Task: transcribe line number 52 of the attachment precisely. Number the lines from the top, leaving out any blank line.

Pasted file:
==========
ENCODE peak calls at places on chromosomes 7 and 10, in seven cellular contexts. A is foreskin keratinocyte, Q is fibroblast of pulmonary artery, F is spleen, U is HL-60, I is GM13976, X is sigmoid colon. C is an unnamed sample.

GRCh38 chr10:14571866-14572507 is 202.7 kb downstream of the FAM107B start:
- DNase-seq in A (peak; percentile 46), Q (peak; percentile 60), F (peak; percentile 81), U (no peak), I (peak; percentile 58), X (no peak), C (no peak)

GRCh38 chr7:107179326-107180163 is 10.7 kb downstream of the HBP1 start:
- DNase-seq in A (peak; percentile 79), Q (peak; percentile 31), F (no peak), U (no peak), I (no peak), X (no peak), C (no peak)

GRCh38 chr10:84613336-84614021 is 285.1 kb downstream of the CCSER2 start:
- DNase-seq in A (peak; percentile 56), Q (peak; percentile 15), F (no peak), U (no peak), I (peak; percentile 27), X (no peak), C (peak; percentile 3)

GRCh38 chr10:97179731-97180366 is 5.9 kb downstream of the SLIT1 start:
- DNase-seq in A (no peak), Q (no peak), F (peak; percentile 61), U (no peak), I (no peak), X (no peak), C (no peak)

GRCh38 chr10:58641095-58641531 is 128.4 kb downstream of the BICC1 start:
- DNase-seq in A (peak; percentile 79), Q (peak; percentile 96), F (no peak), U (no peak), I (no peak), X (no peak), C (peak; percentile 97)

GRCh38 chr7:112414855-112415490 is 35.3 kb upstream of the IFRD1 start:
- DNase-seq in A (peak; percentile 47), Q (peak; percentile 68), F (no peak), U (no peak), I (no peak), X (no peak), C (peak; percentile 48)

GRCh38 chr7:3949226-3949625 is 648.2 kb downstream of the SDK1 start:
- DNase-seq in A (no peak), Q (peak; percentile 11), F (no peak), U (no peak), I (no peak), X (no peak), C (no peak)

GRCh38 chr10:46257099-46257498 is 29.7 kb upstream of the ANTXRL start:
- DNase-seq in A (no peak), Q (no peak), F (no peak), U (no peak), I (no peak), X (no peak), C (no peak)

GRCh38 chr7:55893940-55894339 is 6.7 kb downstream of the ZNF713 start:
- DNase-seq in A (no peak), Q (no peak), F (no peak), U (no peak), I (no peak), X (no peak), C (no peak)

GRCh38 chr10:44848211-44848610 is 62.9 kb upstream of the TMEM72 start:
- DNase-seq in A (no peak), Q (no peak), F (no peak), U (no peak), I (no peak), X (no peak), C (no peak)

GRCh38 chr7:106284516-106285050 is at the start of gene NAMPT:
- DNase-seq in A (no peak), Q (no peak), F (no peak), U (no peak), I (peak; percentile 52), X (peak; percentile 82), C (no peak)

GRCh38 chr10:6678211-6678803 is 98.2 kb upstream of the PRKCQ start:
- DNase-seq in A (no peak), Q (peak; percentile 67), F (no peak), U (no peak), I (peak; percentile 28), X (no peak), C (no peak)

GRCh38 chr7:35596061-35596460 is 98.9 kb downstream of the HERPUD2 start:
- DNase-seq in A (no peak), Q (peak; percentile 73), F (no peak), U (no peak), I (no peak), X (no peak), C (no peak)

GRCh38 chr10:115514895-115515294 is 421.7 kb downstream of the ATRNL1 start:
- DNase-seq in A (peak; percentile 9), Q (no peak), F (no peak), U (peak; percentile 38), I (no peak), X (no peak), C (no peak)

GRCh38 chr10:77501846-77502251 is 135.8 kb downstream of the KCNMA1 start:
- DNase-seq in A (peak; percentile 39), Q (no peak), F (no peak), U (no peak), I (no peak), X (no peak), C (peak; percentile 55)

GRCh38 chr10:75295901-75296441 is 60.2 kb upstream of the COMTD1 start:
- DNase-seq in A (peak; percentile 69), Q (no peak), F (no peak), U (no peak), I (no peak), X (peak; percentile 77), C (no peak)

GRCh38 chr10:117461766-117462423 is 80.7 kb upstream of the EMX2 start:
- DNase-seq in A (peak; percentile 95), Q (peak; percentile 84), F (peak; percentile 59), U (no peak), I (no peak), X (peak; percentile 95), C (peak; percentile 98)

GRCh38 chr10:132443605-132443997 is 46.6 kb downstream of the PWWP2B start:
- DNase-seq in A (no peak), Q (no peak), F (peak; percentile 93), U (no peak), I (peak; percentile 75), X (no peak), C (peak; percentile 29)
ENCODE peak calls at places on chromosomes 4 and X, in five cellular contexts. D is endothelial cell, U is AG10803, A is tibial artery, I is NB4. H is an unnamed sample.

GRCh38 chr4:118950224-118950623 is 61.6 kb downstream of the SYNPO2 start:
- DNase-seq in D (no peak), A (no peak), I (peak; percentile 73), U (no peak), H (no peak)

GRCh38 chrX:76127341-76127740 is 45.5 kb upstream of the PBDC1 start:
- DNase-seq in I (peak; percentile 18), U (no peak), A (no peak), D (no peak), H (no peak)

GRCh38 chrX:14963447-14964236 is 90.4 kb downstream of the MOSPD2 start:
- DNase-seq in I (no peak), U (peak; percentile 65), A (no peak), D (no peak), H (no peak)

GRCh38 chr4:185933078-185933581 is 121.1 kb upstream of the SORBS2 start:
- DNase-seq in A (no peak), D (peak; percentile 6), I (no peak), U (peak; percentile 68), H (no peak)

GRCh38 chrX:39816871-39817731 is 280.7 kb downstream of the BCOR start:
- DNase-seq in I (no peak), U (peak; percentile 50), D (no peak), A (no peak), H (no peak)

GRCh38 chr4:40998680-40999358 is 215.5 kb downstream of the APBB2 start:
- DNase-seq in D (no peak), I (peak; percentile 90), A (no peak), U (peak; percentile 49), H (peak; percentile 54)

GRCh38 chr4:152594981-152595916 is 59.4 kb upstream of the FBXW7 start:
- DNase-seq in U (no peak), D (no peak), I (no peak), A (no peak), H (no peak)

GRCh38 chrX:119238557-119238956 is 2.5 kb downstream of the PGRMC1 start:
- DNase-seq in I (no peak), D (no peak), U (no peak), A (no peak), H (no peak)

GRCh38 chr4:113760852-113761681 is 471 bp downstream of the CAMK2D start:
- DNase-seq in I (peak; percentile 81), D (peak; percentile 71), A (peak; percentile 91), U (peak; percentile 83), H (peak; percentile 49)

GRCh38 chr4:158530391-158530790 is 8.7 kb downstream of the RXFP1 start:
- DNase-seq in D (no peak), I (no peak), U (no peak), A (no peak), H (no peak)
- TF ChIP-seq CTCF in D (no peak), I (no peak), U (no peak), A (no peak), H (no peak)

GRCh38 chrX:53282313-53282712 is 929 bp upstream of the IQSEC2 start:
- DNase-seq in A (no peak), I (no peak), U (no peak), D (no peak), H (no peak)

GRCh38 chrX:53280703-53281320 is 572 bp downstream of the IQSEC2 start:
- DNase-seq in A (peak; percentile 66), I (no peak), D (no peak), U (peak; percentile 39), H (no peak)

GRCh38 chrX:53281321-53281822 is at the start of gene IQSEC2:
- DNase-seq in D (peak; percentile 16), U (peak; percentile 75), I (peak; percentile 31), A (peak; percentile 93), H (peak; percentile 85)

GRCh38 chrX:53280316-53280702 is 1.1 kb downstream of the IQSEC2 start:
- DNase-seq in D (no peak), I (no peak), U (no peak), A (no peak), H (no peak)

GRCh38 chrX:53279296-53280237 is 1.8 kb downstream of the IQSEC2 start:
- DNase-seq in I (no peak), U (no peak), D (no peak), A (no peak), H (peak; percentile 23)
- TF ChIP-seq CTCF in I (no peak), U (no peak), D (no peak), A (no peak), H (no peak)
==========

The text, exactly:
- DNase-seq in U (no peak), D (no peak), I (no peak), A (no peak), H (no peak)